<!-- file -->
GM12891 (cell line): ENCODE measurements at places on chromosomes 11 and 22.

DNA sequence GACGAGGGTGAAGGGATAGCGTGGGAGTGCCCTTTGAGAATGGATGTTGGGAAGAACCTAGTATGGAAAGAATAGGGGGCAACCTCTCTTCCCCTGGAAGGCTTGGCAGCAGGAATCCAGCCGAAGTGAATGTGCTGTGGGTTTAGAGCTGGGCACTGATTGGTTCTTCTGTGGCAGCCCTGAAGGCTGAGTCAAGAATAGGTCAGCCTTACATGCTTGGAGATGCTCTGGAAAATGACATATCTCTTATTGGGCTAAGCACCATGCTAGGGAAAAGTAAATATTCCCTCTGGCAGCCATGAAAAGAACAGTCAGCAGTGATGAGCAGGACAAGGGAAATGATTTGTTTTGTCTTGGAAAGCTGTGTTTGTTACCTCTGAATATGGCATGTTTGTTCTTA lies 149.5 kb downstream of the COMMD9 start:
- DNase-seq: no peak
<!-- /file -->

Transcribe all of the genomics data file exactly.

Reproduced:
GM12891 (cell line): ENCODE measurements at places on chromosomes 11 and 22.

DNA sequence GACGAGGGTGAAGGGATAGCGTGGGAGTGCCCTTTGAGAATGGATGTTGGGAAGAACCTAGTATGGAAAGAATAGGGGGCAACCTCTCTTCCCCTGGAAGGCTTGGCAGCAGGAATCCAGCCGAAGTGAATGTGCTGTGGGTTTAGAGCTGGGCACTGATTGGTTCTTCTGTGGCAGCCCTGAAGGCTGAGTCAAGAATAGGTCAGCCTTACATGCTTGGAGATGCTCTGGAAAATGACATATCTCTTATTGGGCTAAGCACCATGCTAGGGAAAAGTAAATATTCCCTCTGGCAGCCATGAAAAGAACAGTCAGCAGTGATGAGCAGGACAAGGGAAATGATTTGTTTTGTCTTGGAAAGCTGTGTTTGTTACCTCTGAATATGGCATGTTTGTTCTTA lies 149.5 kb downstream of the COMMD9 start:
- DNase-seq: no peak